|Photos||Video & Audio||Blogs||Statistics||Archive||Shop||Mobile|
The shot that rang out around the world
April 26, 2009
Sharjah, 18 April 1986
Sharjah had become a hotbed of India-Pakistan rivalry, its stands crammed full of expats and its executive boxes jam-packed with celebrities. Television had begun to cast its mesmeric spell upon the people of South Asia, and the combatants were rising in stature on the world stage, flexing their pulling power.
Pakistan had never really won any tournament of significance, and even the imaginatively titled AustralAsia Cup looked beyond them as Javed Miandad orchestrated a faltering run-chase. Even down to the last over, India were in command, Javed's battling century futile.
A boundary was required off the last ball, with one wicket in hand. Pakistan's premier batsman took what seemed an eternity to survey the outfield, at one point looking as if he was counting the number of fielders.
Chetan Sharma knew what to do: a yorker would seal Pakistan's fate, and another victory over the old enemy. The thinking was perfect but the execution flawed. Sharma's yorker emerged as a low full-toss that Javed propelled with savagery over midwicket. Even before it cleared the boundary, Javed had raised his arms, sprinting off the pitch in celebration.
With one shot he became a national hero. Gifts were lavished upon him. And Pakistan began a run of success against India that was attributed to the psychological power of that six.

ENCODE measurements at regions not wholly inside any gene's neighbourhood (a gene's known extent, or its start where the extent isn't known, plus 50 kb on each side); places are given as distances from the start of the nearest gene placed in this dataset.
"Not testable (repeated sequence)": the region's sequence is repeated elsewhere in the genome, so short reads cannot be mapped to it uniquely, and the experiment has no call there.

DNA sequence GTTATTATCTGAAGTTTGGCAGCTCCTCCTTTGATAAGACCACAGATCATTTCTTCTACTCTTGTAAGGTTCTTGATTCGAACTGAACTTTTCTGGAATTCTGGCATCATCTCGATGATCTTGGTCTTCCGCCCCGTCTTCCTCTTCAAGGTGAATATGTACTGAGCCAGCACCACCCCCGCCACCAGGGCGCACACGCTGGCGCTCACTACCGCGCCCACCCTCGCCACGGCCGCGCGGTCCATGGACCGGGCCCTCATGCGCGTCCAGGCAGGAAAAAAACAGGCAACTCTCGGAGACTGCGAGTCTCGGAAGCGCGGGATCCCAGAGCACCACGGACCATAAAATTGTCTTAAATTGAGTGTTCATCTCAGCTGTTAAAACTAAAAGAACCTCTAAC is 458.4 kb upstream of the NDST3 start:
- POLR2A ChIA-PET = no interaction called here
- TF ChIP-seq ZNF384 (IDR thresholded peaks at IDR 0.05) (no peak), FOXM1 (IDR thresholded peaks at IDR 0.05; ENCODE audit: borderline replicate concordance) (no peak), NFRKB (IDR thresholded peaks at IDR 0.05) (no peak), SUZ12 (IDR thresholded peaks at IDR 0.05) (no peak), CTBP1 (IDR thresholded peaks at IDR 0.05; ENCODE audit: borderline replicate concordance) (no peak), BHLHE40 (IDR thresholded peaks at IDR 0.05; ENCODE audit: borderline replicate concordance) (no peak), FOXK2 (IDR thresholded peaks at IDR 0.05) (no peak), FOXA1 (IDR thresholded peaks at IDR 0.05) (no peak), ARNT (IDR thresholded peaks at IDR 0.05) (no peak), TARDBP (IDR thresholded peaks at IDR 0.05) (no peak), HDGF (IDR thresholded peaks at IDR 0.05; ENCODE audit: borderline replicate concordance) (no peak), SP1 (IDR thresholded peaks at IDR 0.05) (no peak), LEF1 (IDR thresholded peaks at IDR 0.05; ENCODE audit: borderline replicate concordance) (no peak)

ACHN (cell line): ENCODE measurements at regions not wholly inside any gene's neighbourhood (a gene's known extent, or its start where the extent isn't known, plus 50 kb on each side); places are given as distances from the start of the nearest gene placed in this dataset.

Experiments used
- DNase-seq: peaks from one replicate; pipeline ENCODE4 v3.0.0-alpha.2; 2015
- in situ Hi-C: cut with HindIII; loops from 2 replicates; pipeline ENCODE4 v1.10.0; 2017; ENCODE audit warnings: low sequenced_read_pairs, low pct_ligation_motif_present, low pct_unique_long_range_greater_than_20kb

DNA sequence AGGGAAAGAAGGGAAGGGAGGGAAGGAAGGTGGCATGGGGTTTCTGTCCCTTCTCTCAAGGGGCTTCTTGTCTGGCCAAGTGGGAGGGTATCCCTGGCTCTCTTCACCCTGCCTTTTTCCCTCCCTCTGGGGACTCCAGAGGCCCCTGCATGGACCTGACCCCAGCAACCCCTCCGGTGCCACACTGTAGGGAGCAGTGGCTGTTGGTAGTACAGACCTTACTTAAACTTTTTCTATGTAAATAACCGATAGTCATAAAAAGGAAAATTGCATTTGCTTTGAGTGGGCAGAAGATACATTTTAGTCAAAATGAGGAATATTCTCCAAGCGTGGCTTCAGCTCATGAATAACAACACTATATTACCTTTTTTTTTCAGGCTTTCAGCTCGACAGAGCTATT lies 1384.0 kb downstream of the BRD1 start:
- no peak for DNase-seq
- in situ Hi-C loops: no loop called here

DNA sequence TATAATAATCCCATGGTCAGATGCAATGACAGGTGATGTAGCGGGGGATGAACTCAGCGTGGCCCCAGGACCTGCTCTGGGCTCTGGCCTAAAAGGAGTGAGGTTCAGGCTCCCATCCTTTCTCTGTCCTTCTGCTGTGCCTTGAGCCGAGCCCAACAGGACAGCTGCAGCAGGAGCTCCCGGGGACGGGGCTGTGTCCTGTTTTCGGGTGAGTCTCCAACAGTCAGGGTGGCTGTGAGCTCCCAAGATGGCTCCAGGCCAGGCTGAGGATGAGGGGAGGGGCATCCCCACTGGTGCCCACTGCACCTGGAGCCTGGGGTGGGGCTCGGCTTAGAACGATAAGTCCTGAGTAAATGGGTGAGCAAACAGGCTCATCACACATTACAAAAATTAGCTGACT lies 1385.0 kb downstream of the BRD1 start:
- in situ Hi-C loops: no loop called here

Kamran Abbasi is the editor of the Journal of the Royal Society of MedicineFeeds: Kamran Abbasi
© ESPN Sports Media Ltd.
Simon Barnes: The disenchantment among the weaker teams is forcing a devaluation of Test cricket
The journey of Bart and Jan Singh's labour of love in rural Canada - the alluring Inverhaugh Cricket Club - which they built from scratch. By Justin Robertson
Half a decade since his ban ended, Maurice Odumbe continues to live with the stigma of corruption. By Tim Wigmore
Scott Oliver: Understanding the historical trends in decision-making might help you deal with your own iffy calls. Or maybe not
The BCCI set up a three-man committee to tackle the problem of chucking at age-group and domestic cricket, and it has produced significant results in five years
The board's latest standoff with its players has had embarrassing consequences internationally, so any resolution now needs to be approached thoughtfully
What Australia have not done since returning a fractured unit from India is head back to Asia to play an Asian team. Two of their major weaknesses - handling spin and reverse swing - will be tested in the UAE by Pakistan
The WICB statement should cool down emotions and allow all parties involved to take the next step forward
Stats highlights from the fourth ODI between India and West Indies in Dharamsala
Players demanding that home pitches should be prepared to favour them don't realise it's a retaliatory business
ESPNcricinfo runs the rule over the preparation of all 16 Australia players ahead of the first Test, which starts in Dubai on Wednesday